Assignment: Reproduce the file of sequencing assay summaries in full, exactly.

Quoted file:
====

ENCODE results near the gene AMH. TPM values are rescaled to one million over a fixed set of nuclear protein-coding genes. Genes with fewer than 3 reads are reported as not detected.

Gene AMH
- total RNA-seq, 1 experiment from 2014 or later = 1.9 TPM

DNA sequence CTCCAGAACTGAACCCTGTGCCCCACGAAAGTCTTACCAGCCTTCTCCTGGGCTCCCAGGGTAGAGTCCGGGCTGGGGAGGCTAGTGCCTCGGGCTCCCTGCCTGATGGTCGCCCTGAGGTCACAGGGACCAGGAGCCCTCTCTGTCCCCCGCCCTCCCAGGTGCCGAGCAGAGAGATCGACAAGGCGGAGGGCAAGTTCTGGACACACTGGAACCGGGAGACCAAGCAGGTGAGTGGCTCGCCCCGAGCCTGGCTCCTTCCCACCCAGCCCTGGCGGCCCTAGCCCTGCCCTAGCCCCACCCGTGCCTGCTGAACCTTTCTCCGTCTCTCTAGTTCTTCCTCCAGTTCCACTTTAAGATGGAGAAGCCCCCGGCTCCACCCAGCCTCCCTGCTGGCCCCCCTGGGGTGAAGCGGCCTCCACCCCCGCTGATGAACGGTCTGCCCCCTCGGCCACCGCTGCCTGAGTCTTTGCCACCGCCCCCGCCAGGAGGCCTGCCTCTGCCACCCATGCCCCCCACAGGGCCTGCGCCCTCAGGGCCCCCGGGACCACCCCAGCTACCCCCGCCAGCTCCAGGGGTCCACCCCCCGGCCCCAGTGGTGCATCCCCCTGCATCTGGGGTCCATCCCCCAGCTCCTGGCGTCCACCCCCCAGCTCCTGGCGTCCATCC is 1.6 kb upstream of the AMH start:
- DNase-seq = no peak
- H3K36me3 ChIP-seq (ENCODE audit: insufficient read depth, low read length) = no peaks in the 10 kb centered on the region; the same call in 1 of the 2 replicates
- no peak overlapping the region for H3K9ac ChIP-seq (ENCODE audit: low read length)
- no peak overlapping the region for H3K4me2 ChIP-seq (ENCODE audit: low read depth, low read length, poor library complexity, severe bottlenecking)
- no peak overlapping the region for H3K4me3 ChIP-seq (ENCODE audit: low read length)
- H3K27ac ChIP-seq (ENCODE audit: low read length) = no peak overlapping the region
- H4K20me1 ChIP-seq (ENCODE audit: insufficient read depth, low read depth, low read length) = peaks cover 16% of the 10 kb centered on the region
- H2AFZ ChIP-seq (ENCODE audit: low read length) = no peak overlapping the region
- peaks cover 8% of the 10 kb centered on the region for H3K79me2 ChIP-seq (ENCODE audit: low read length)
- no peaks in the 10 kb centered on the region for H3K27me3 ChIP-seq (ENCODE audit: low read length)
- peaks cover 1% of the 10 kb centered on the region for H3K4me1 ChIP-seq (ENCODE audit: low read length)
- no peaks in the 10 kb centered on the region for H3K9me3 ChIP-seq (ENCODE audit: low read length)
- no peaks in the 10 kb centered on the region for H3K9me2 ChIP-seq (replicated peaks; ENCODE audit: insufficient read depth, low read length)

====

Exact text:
ENCODE results near the gene AMH. TPM values are rescaled to one million over a fixed set of nuclear protein-coding genes. Genes with fewer than 3 reads are reported as not detected.

Gene AMH
- total RNA-seq, 1 experiment from 2014 or later = 1.9 TPM

DNA sequence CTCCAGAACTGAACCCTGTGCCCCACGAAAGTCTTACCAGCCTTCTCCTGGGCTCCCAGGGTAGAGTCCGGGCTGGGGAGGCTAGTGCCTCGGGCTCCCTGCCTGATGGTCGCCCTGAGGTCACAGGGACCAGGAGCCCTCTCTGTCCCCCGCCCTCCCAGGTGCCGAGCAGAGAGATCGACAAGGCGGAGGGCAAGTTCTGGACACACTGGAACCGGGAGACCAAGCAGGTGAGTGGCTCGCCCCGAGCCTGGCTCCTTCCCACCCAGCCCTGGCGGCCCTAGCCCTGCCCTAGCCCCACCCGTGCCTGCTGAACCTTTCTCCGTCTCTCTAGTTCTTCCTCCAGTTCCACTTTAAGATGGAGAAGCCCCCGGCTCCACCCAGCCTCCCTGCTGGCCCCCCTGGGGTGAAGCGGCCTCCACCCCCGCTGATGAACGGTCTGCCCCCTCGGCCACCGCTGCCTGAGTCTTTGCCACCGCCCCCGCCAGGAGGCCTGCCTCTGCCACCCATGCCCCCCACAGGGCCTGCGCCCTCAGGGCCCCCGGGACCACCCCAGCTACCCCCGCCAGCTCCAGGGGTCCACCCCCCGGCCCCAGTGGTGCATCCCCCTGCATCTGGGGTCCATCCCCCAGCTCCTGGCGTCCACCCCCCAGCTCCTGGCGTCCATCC is 1.6 kb upstream of the AMH start:
- DNase-seq = no peak
- H3K36me3 ChIP-seq (ENCODE audit: insufficient read depth, low read length) = no peaks in the 10 kb centered on the region; the same call in 1 of the 2 replicates
- no peak overlapping the region for H3K9ac ChIP-seq (ENCODE audit: low read length)
- no peak overlapping the region for H3K4me2 ChIP-seq (ENCODE audit: low read depth, low read length, poor library complexity, severe bottlenecking)
- no peak overlapping the region for H3K4me3 ChIP-seq (ENCODE audit: low read length)
- H3K27ac ChIP-seq (ENCODE audit: low read length) = no peak overlapping the region
- H4K20me1 ChIP-seq (ENCODE audit: insufficient read depth, low read depth, low read length) = peaks cover 16% of the 10 kb centered on the region
- H2AFZ ChIP-seq (ENCODE audit: low read length) = no peak overlapping the region
- peaks cover 8% of the 10 kb centered on the region for H3K79me2 ChIP-seq (ENCODE audit: low read length)
- no peaks in the 10 kb centered on the region for H3K27me3 ChIP-seq (ENCODE audit: low read length)
- peaks cover 1% of the 10 kb centered on the region for H3K4me1 ChIP-seq (ENCODE audit: low read length)
- no peaks in the 10 kb centered on the region for H3K9me3 ChIP-seq (ENCODE audit: low read length)
- no peaks in the 10 kb centered on the region for H3K9me2 ChIP-seq (replicated peaks; ENCODE audit: insufficient read depth, low read length)